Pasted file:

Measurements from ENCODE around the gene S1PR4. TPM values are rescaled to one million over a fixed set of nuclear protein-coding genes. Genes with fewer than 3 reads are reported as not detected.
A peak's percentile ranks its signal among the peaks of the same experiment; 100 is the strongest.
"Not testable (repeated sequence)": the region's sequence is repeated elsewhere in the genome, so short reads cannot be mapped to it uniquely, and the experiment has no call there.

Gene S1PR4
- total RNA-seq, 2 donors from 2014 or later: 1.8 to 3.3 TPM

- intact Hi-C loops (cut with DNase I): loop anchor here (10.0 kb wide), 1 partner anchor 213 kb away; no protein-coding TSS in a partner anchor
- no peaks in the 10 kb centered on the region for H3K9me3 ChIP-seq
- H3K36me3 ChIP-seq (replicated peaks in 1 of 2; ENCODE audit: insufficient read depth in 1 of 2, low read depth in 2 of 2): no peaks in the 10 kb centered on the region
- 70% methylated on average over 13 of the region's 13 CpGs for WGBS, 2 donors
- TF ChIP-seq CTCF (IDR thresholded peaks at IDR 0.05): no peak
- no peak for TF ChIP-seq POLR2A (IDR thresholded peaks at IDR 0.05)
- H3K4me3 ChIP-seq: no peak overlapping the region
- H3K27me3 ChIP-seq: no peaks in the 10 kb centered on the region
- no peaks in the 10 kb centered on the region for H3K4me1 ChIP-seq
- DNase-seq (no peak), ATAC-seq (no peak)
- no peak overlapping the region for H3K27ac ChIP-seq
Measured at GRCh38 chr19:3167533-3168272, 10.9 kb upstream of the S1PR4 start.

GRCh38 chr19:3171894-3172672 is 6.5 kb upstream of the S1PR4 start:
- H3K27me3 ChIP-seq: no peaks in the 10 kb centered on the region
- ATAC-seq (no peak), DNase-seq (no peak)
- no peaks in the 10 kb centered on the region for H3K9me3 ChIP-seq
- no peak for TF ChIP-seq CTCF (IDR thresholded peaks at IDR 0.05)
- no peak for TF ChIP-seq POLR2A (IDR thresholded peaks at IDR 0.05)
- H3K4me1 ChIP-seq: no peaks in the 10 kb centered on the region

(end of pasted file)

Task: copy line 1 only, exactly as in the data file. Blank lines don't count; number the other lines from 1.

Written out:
Measurements from ENCODE around the gene S1PR4. TPM values are rescaled to one million over a fixed set of nuclear protein-coding genes. Genes with fewer than 3 reads are reported as not detected.